Instead, the arbitrator ruled that it would be acceptable in the investigation of an accident, near miss or other potentially dangerous incident to test any employee directly involved in the situation when there are reasonable grounds to do so, or when the investigators decide there is no credible explanation for the incident. Both members of the panel concurred.
A similar ruling was issued on October 31, 2008 involving the Mechanical Contractors Association of Sarnia and Sarnia Construction Association and a number of the construction trade unions. (T. Jolliffe, Ontario). The arbitrator upheld reasonable cause and post incident testing in a risk-sensitive operating environment. The decision in a reasonable cause situation would be triggered based on actual observations which realistically presented some grounds to believe he person was working while under the influence of alcohol or other drugs. In a post incident situation (significant incident, accident or near miss) it would be acceptable where the condition of the employee is seen as a reasonable line of inquiry. There must be a connection between the employee and the incident, evidence their acts or omissions contributed to the incident, and consideration as to whether testing would assist in the investigation (in other words, other obvious causes like mechanical failure or environmental factors could be ruled out). Automatic termination for a positive test result would not necessarily be accepted, recognizing the employer’s obligation to accommodate any individual with a dependency (disability).
Although both cases were decided in the context of a construction industry grievance, the comments are of interest to a wide variety of employers engaged in safety/risk-sensitive operations in Canada.
In the JD Irving Supreme Court decision (previously referenced), the focus was around the introduction of random alcohol testing for union members, and the conclusion was that there needed to be evidence of a general problem of substance abuse in the workplace in order to take that step. Throughout the Court ruling and the dissent, the circumstances for reasonable cause testing and post incident testing were referenced and treated as distinct routes of investigation. The Court referenced “a consistent arbitral jurisprudence whereby arbitrators have found that when a workplace is dangerous, an employer can test an individual employee if there is reasonable cause to believe that the employee was impaired while on duty, was involved in a workplace accident or incident, or was returning to work after treatment for substance abuse.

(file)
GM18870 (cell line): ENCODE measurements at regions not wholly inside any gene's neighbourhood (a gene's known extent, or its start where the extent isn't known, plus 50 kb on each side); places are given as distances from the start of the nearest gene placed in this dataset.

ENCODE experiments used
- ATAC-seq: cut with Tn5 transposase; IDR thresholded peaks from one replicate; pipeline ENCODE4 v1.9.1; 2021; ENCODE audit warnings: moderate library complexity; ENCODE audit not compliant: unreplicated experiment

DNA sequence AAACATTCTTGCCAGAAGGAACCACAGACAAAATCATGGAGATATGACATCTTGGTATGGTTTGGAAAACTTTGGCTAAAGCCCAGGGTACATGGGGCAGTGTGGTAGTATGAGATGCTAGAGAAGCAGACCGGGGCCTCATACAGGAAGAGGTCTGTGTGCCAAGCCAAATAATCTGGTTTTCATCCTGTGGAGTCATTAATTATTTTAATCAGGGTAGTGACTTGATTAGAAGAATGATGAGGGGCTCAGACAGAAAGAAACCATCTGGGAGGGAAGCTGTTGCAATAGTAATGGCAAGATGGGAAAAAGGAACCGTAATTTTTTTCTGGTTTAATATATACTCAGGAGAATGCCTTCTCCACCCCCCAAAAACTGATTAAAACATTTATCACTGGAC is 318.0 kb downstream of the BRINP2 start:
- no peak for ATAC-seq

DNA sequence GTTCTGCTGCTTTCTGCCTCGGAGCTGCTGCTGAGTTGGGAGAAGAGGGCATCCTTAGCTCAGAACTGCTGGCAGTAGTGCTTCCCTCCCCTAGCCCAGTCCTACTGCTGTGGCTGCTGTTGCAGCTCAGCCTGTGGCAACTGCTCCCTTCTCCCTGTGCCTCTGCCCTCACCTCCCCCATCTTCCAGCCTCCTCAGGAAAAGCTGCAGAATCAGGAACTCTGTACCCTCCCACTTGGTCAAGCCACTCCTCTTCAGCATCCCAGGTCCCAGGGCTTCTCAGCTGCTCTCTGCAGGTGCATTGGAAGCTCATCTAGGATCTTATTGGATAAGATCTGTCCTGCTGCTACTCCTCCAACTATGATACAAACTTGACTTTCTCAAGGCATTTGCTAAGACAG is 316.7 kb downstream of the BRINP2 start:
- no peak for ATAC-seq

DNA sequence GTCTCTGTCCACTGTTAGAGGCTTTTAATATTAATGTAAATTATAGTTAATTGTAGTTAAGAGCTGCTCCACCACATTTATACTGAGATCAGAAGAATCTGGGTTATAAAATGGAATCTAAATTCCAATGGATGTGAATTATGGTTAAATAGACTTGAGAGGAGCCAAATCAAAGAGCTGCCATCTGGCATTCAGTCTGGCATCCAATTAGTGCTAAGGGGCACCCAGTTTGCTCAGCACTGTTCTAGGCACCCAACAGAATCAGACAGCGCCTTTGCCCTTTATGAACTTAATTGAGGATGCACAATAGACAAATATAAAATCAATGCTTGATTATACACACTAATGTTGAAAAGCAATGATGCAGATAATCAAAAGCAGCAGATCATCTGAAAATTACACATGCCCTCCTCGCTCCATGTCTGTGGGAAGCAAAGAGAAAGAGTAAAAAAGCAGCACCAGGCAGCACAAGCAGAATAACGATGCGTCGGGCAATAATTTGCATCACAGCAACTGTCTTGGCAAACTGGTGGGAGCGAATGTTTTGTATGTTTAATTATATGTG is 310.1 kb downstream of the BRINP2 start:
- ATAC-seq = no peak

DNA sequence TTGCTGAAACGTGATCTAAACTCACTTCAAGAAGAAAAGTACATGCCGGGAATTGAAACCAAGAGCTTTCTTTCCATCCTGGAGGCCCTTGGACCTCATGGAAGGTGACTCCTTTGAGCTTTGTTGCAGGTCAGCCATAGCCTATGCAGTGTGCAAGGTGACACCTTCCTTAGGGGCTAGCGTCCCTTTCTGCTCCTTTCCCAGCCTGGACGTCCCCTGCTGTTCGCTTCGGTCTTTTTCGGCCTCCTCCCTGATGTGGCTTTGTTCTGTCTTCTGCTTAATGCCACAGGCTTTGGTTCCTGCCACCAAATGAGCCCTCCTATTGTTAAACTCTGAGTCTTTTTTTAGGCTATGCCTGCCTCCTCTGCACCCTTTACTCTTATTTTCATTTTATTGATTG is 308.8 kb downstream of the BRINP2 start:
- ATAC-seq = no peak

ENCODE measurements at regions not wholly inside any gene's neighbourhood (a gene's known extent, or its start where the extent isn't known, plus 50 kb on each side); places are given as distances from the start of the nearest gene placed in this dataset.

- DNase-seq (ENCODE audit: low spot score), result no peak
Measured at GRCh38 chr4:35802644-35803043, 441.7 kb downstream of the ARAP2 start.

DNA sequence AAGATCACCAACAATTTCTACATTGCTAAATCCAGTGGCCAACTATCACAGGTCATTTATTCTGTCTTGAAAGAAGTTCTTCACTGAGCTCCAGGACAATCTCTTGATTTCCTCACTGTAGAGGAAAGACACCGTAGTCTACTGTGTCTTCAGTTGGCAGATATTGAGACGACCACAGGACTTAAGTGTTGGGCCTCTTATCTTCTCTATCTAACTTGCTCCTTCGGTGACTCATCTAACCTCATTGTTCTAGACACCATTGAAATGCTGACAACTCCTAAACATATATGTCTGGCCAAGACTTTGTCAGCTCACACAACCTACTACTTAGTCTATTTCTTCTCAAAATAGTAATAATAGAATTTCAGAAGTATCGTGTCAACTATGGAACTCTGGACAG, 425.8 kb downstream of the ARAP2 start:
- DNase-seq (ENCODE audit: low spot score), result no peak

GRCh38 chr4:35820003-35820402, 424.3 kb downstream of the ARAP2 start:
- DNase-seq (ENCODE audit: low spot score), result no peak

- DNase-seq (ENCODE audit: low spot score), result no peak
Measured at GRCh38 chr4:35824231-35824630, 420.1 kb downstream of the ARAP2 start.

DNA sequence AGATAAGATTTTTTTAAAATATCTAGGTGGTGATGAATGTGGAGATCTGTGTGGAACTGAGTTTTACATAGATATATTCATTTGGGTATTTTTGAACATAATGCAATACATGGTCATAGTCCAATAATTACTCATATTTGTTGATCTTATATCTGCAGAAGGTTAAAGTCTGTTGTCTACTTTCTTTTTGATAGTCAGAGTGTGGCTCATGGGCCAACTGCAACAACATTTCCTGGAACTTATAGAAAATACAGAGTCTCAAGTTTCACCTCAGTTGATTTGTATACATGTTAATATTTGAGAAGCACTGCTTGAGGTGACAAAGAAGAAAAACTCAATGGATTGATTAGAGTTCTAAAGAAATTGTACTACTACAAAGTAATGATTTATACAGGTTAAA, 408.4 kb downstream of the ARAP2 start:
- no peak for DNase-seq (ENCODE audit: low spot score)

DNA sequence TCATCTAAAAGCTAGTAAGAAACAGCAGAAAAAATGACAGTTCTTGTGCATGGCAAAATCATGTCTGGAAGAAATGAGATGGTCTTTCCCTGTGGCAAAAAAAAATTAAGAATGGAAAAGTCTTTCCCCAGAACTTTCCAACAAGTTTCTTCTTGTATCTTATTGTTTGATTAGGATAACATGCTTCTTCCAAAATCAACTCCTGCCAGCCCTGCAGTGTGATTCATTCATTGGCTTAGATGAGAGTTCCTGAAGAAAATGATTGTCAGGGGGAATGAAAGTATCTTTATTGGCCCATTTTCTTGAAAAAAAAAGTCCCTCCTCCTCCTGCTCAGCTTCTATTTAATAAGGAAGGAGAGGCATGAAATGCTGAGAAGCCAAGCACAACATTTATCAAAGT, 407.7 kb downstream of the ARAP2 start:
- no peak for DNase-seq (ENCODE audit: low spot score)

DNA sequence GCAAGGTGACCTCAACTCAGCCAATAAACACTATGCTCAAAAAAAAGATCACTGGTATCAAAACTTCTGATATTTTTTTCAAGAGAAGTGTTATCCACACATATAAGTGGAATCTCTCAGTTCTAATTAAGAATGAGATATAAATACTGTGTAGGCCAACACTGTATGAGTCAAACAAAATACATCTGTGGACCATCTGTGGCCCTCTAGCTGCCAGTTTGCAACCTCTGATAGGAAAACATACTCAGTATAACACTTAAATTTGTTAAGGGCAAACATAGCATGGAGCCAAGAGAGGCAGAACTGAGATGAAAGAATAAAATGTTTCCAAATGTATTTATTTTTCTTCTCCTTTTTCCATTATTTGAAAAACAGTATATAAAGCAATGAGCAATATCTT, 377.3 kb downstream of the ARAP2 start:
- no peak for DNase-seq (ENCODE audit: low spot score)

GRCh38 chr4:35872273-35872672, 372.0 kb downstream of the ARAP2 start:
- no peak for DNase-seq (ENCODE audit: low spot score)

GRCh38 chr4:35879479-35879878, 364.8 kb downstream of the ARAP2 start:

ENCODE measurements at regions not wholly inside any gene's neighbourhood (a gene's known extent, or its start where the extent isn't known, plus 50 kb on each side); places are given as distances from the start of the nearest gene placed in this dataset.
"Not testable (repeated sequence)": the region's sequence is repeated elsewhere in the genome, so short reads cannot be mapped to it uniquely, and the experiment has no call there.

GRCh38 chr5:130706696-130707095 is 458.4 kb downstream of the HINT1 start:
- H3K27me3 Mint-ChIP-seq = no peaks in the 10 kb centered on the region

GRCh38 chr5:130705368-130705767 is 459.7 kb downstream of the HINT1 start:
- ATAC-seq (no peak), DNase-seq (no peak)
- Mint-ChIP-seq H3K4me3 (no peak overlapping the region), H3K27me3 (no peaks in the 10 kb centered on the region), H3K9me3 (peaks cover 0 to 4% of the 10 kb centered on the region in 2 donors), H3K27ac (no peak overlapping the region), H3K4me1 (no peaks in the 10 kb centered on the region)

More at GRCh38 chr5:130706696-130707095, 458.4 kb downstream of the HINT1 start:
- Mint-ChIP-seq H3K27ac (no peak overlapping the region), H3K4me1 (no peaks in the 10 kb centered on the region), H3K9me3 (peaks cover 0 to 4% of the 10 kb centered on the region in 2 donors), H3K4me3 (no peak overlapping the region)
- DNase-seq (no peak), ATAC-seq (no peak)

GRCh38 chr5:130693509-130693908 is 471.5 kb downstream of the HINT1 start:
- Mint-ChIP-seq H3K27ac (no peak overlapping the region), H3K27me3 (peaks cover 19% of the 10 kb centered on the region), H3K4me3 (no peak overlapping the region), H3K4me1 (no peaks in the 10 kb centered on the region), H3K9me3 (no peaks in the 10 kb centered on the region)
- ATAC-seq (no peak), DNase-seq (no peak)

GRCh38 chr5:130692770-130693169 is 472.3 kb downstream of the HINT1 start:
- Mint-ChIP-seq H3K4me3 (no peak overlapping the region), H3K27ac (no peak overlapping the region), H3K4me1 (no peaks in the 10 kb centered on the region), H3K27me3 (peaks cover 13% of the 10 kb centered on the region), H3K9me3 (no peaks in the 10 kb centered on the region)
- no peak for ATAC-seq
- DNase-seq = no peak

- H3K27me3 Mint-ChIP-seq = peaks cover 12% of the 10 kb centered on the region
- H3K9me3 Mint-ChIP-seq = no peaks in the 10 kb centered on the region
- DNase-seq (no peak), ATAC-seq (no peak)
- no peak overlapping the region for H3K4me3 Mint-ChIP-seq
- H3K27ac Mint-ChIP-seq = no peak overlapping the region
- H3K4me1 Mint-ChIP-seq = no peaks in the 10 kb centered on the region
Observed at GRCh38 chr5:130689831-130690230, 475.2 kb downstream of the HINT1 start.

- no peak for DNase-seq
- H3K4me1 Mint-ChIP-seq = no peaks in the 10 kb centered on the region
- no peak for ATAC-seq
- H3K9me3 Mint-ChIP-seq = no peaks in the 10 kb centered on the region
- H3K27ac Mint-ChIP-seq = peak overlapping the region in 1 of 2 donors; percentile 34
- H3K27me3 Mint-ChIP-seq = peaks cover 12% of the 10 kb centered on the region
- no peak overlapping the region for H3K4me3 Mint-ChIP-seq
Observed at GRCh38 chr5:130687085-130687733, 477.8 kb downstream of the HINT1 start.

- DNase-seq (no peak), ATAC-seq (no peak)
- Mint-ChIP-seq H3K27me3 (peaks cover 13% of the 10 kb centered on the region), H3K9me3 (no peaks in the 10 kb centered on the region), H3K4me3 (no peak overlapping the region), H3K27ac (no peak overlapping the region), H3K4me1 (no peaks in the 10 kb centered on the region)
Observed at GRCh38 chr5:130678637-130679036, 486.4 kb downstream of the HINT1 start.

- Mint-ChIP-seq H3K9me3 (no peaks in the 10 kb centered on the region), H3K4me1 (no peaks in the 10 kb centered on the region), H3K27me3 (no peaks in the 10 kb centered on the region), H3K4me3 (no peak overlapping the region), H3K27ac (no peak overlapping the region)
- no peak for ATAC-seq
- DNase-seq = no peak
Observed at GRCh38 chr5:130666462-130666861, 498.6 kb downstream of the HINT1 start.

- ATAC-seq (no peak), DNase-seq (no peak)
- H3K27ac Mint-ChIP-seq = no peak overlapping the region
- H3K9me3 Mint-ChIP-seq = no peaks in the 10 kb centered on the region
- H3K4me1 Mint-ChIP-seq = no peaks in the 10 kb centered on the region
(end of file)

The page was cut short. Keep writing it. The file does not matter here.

Subsequent rulings examining the requirement for post incident testing after a “near miss” have concluded this was also acceptable when the individual tested had failed to follow proper safety procedures and contributed to the situation. In none of these rulings was there also a requirement to determine if the individual was under the influence of alcohol or other drugs.
Site Access Testing: Suncor introduced a new requirement for site access testing for contract workers prior to working at their Southern Ontario sites. This has been a standard procedure for many safety-sensitive workplaces in Alberta for many years. There was an arbitration hearing involving the Mechanical Contractors Association Sarnia and United Association of Journeymen and Apprentices of the Plumbing & Pipefitting Industry in which the requirement for site access testing was not upheld. The arbitrator relied on the Supreme Court ruling in Irving saying it was insufficient for an employer to cite general concerns about safety as a justification for imposition of pre-access drug testing. They must show evidence of an actual, existing substance abuse problem at the specific worksite which creates a real potential for significant workplace health and safety events in order to have this pre condition for drug testing without cause. (August 20, 2013)
The decision is found at: http://www.canlii.org/en/on/onla/doc/2013/2013canlii54951/2013canlii54951.html
An application was made for judicial review, and in a November 27, 2014 ruling, the application was dismissed as the arbitrator’s ruling was found to be reasonable. This suggests, unlike in Alberta, introducing a requirement for passing a site access test for unionized contract workers prior to working on a high risk site can not be introduced in Ontario without evidence of a problem at that worksite.
The information in this article is not intended to be legal advice, but simply presents an overview of current issues in Canada.